I don’t know why it took me ten years to look up the answer to this nagging question on Wikipedia, because the answer to that question has been waiting for me there:
“The origins of the Western term prefecture being used to describe Japanese subdivisions date from 15th century Portuguese contact with Japan, whereby the word prefeitura was used to very roughly describe Japanese fiefdoms, in Portuguese the original meaning was more analogous to municipalities than provinces. (Reciprocally today, Japanese uses the character ken – 県 - to refer to Portuguese districts.)”
Not only have I always wondered this, I’ve had my Japanese students asking me. However, only now got round to researching it. I did already know most of this Wikipedia entry:
“The word diet derives from Latin and was a common name for an assembly in medieval Germany. The Meiji constitution was largely based on the form of constitutional monarchy found in nineteenth century Prussia and the new Diet was modeled partly on the German Reichstag…”
but that still leaves open the question of whether foreign commentators invented the expressions (like “bullet train”) or if the Japanese people setting the Diet up chose the description of it in English (the Japanese expression “kokkai” always being used when speaking that language).
In either case, I wonder if they didn’t choose the word “parliament” because they didn’t want it to sound like a real parliament, given the powers of the Emperor and in the case of Westerners perhaps their unwillingness to accept that an Asian country could run a real democracy.
January 28, 2014 at 9:18 pm (Japanese English)
I’d always assumed what this Japanese site says, that this Japanese version of “presenter” was a made-in-Japan word made to sound like other words like “commentator”. I therefore told a Belgian student of mine to start worrying about picking up Janglish when the word came out of his mouth. However, it turns out he was right when he told me it is used there too. As there are few if any recent borrowings from Dutch into Japanese (though many in much earlier history), it still seems likely that this is just coincidence and it was actually created in Japan.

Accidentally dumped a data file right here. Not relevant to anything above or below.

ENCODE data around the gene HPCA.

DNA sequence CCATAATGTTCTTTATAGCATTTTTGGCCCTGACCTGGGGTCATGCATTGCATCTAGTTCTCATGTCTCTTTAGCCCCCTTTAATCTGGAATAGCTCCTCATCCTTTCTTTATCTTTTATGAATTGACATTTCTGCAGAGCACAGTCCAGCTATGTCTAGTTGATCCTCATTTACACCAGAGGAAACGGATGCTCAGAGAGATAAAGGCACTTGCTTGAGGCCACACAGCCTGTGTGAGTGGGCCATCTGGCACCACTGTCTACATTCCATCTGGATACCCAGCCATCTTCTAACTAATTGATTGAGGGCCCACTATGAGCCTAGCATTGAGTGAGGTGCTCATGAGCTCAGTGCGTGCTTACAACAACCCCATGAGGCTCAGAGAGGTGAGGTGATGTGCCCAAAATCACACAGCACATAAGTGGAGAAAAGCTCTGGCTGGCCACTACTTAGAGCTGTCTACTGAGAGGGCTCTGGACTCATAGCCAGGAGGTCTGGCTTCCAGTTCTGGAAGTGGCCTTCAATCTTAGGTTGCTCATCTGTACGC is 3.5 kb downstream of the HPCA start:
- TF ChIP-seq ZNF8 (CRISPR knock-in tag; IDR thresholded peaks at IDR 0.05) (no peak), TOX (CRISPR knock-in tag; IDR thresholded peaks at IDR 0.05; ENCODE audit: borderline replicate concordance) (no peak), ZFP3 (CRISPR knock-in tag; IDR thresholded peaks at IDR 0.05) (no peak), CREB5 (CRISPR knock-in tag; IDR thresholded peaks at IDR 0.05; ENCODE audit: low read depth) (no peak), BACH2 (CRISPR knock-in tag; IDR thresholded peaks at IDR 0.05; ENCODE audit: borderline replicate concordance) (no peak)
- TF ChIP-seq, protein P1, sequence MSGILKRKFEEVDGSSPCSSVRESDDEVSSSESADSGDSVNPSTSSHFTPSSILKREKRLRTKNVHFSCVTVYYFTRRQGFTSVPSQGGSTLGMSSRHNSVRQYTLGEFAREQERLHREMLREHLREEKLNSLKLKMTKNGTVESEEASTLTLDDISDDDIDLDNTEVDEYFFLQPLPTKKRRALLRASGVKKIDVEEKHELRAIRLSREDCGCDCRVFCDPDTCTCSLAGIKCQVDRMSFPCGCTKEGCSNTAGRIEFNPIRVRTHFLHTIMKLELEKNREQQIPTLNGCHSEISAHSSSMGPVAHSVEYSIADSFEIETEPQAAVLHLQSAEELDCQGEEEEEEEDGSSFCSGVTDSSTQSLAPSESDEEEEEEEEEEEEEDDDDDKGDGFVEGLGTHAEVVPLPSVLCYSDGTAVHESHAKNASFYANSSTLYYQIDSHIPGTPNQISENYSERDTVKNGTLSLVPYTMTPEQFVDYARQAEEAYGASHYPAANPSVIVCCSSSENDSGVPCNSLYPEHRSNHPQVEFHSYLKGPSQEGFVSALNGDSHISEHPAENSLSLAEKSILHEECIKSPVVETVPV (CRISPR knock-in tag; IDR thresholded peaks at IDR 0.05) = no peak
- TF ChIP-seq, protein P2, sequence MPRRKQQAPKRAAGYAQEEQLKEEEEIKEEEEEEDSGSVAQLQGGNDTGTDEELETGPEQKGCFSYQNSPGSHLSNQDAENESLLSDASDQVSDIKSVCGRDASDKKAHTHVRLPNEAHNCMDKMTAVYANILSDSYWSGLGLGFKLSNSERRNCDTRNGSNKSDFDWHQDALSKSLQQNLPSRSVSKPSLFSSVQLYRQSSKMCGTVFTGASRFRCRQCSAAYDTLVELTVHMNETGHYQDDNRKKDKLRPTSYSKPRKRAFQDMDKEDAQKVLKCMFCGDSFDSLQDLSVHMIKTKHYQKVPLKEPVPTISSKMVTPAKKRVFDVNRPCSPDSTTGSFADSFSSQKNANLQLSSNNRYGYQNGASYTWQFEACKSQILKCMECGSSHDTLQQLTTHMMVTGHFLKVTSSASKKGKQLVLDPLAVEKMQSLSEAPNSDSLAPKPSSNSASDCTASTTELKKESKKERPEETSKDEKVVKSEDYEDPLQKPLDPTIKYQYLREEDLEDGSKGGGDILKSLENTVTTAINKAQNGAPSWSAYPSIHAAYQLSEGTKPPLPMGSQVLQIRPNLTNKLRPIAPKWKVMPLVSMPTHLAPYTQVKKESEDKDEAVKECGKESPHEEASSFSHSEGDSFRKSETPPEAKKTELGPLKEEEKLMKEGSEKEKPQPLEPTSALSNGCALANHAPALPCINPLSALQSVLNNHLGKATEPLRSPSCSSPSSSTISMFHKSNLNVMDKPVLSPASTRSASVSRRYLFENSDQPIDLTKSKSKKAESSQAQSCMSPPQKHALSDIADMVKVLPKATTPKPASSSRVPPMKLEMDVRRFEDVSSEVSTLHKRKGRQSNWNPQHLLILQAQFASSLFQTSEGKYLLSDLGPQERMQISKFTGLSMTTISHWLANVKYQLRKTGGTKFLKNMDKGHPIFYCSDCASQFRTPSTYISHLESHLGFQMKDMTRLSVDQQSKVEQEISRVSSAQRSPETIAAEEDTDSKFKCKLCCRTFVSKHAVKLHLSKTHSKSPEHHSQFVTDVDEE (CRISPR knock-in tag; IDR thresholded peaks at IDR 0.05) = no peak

For much more on Janglish/ Japanglish/ Japanese English/ Japlish, there’s loads more on JapanExplained, or have just updated my full list and made a collection of my favourites on my English teaching blog:
January 11, 2014 at 2:09 pm (Japanese insults)
In just one week I’ve heard someone saying “Merde” in a NHK programme for primary school kids, seen “Jesus Christ!” coming out a speech bubble on Yamanote line train posters, and become aware of this incredibly profane T-shirt on local station Kanagawa TV. Is it just because there is very little concept on swearing in Japanese, or just the incredible ability of the Japanese to filter out most of what is going on around them, especially text in foreign languages?
It could be because the idea also came from an English speaking country, if this story from a recent edition of the BBC Radio programme Boston Calling is be be believed:
“Some early Japanese fans went to Star Trek conventions, saw them dressing up in the US and brought that back to Japan”
Cos-play is short for “costume play” and in Japanese means any kind of dressing up, unlike its English language use only for anime-related dressing up since it was borrowed (back?) from Japanese.